Popular day trading strategies include the following:
According to a recent Pew Research report, more than one-half of people aged 30 or older have investments in the stock market and 80% of those making $75,000 per year or more have equity investments. These investments include individual stocks and bonds, as well as mutual funds and exchange-traded funds (ETFs).
While many suffered from the sharp decline in the market in 2008 – it lost 38% of its value – the S&P 500 closed above 1,800 on November 22, 2013, more than doubling its low of 721 on March 11, 2009. As investor confidence returns, many analysts predict that the market is going to continue its bullish behavior well into 2014 and beyond. Whether you select individual stocks or bonds or rely upon an investment manager to do it for you, it is important that you choose an investment approach fitting to your attitudes and goals.
Components of Investment Success
The optimistic outlook for stocks provides a great opportunity for existing and new investors to review strategies and adjust investment philosophies to optimize their future results. Financial experts agree that investment success is highly dependent upon the following activities.
This article first appeared in Forbes.com on November 28, 2013.
More than seven out of 10 Americans worry about outliving their income during retirement, according to a recent survey by Prudential PUK +1.57% Retirement. Decades of pension plan conversions to profit-sharing plans, combined with a stock market decline of more than 50% in 2008 and falling real estate values have devastated savings and retirement accounts nationwide. As a result, a combination of post-retirement work, Social Security benefits, and prudent portfolio management is going to be necessary for most baby boomers to retire during the next two decades. Implementing the following steps can help you maximize your post-retirement income so that you remain financially independent during your golden years.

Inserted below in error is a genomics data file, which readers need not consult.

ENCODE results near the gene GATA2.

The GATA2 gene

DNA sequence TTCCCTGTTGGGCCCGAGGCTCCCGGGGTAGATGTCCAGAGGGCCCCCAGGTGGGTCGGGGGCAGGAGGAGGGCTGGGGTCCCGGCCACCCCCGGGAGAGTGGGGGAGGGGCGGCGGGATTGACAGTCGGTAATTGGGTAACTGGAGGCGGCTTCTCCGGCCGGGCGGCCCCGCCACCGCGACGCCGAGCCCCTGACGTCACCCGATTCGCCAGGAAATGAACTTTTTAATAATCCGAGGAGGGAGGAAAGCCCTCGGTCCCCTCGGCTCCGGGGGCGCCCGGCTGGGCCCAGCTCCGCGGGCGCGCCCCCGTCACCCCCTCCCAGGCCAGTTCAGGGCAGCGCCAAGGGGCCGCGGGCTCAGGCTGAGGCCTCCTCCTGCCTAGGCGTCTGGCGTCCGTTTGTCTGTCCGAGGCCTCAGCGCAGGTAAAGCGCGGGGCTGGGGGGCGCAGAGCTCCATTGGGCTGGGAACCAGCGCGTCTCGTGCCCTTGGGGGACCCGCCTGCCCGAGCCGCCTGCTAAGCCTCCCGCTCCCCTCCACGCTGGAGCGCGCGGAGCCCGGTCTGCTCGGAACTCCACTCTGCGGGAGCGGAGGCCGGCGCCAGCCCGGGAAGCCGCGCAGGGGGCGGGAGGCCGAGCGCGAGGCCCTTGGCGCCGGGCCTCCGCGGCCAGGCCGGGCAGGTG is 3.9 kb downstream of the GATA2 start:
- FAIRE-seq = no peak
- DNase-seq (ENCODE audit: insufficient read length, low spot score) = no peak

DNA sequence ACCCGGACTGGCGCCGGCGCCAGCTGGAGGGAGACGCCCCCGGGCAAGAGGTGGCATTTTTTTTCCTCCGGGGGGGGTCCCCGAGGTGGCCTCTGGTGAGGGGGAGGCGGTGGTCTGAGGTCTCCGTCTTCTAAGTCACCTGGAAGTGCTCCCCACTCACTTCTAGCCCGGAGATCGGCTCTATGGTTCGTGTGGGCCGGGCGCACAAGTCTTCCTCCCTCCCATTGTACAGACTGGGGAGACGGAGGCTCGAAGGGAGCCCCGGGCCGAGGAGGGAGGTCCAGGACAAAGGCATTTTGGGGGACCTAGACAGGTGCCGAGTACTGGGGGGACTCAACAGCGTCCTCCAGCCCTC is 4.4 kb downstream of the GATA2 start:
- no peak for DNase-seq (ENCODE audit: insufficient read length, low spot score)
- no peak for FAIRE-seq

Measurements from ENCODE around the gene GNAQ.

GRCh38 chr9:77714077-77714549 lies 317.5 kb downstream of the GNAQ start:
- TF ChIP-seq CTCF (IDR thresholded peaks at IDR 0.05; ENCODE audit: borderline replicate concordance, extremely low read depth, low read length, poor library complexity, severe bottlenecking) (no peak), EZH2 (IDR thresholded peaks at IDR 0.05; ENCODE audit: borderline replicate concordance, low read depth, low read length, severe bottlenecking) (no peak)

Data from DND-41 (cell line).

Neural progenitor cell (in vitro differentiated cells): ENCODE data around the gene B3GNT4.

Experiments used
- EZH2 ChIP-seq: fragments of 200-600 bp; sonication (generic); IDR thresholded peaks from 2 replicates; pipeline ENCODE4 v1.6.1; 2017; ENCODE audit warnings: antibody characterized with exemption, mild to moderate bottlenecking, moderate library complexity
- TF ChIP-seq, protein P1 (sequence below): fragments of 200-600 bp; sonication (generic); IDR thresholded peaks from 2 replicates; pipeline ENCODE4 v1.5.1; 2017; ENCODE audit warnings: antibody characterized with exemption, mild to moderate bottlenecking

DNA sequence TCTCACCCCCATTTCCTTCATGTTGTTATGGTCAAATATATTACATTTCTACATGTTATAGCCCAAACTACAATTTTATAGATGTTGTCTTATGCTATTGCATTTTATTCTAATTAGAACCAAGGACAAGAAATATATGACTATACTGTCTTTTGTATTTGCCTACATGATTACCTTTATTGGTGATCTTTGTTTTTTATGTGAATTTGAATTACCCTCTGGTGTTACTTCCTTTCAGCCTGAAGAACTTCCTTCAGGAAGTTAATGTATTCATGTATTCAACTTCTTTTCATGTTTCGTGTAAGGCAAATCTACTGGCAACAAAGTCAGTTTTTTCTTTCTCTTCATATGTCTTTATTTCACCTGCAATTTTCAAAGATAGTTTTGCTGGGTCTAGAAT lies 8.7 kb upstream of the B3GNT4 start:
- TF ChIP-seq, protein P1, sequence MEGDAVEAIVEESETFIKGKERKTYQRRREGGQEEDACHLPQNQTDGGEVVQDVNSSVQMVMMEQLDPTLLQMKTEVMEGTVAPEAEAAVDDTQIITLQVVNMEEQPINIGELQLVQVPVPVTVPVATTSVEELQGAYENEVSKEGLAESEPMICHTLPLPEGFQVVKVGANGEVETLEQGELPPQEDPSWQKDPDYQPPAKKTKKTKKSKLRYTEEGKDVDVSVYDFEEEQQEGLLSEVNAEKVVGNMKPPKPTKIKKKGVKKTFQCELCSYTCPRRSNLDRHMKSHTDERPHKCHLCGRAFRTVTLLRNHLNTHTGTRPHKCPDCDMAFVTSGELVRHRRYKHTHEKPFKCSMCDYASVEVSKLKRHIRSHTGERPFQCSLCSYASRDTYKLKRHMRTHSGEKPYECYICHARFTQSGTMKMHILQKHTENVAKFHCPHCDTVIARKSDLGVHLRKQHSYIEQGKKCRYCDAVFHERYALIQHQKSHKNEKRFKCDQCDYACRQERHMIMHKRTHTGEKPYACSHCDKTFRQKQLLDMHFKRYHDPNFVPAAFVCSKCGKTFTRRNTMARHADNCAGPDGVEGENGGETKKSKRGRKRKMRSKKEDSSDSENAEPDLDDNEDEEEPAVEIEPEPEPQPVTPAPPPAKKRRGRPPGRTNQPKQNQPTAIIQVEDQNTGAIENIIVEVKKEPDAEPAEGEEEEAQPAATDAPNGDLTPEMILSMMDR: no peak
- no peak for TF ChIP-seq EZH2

1. Continue to Work
According to a recent Gallup Poll, almost three-quarters of U.S. workers intend to work past retirement age, 40% by choice and 35% due to necessity. Delaying retirement as long as possible makes economic and psychological sense due to the following reasons:
Increased Financial Security During Retirement. The last years of work are typically the highest income-earning years of employment. At the same time, most of life’s major expenses – buying a house, educating children, acquiring significant assets – are over, so that a greater proportion of income can be devoted to savings.
Improved Mental and Physical Health. According to Carol Dufouil, at a recent presentation at the Alzheimer’s Association International Conference, the risk of getting dementia drops by 3.2% for every year worked past retirement age. Study after study indicates that people who continue to work live longer and are in better health than those who retire at age 65 or earlier, and the benefits are present for those who worked full-time or part-time.
Unless your job is too physically demanding or stressful, seek to extend your employment, either full-time or part-time, as long as possible.